John F. Kennedy said, "Life is unfair." All of us nod in agreement but what we don't acknowledge is that life is unfair, in large part, because fairness is very difficult, if not impossible, to create.
Years ago, when I started investigating discrimination complaints, I often had to stop people who'd assert that the goal of the investigation was to ensure fairness. "No," I'd explain, "the goal is to determine whether illegal discrimination took place. Fairness is a much broader and far more elusive concept. It is much easier to prevent discrimination than it is to ensure fairness."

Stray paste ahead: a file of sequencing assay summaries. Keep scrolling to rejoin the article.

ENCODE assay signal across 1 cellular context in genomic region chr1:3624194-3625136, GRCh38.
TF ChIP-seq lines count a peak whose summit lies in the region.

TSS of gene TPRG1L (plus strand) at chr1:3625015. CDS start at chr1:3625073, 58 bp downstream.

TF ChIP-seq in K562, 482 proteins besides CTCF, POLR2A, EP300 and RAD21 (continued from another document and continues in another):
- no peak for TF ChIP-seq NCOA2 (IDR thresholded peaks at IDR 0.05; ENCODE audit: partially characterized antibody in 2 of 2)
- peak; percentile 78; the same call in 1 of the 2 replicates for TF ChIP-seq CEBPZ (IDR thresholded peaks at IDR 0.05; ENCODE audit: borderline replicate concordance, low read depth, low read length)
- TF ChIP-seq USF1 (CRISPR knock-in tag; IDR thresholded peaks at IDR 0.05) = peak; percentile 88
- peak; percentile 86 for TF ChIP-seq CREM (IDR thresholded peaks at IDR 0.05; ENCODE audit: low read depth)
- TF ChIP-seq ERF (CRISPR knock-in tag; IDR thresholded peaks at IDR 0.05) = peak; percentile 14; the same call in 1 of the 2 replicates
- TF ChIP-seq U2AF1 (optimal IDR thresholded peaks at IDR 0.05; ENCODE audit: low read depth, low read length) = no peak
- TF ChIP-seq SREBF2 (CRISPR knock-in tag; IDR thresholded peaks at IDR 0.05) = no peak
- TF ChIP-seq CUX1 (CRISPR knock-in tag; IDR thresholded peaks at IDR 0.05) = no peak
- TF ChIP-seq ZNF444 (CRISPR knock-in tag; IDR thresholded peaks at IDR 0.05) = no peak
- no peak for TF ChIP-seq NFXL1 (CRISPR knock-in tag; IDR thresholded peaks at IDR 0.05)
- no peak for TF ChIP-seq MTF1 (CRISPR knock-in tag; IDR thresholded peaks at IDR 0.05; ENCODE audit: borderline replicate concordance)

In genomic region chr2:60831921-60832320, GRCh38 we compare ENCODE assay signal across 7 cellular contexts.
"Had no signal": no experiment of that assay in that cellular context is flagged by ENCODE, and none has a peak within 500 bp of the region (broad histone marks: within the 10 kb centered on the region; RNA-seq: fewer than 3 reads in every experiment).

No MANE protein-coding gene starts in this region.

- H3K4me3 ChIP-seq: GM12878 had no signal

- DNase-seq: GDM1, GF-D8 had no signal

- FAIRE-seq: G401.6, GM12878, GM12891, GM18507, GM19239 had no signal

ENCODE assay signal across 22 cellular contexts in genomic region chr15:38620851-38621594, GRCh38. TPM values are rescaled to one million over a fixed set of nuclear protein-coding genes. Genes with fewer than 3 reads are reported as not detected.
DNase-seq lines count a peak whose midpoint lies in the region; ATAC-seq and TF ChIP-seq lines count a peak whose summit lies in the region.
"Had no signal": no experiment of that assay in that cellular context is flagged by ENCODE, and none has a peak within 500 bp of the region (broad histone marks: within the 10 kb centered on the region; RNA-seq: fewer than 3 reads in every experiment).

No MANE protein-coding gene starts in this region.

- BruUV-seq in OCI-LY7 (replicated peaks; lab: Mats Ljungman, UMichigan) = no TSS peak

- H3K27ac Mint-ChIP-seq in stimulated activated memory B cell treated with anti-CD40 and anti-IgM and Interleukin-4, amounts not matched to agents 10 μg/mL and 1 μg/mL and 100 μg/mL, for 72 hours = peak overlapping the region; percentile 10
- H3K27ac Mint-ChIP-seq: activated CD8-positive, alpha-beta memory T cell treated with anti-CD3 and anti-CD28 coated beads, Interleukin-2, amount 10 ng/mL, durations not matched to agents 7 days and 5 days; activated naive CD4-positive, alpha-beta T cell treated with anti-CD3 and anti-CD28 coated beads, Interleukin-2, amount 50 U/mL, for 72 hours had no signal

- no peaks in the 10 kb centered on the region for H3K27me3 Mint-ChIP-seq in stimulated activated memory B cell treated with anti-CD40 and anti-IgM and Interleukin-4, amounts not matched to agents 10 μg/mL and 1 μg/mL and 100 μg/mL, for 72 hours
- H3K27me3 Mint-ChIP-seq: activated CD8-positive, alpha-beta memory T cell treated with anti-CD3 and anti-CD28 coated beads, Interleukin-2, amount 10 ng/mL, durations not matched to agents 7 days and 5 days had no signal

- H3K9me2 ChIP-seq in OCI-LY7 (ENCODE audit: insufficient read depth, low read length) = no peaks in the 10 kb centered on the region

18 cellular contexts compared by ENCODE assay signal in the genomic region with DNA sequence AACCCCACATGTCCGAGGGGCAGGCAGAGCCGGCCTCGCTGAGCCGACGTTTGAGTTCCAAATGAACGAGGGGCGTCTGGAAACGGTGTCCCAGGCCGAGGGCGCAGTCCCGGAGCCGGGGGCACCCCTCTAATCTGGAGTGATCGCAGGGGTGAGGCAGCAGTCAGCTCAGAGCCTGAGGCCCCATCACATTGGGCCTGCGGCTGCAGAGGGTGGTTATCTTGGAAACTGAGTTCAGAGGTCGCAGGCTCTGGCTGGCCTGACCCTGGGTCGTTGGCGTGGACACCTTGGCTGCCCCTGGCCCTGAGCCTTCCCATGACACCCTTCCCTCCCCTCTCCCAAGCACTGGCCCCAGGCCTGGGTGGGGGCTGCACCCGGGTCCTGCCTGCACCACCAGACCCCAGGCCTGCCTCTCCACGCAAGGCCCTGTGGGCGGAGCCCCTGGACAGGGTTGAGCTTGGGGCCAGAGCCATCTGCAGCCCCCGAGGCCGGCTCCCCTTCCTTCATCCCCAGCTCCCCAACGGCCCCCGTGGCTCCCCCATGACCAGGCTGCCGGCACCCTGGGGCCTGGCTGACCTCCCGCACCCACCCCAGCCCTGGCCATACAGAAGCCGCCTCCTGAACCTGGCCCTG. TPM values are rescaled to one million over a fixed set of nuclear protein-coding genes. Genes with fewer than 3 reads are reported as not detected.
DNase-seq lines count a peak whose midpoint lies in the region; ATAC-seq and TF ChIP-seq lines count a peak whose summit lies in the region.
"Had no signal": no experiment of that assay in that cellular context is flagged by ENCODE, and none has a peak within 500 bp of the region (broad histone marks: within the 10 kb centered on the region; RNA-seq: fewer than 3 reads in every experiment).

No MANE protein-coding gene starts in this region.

Such discussions often dealt with the distinction between equal opportunity and equal results. The law required equal opportunity but many people wanted to scoot past that and stake a claim to equal results. [Note the current debate in Hollywood regarding the Oscars.] Providing opportunity is easier and more desirable than guaranteeing results.
Opportunity is the ladder. Some individuals can and will climb higher than others. The genius of the civil rights laws rests in the legislative decision to go after certain narrow areas of discrimination instead of taking on the impossible dream of making life fair.
Life is unfair and it always will be.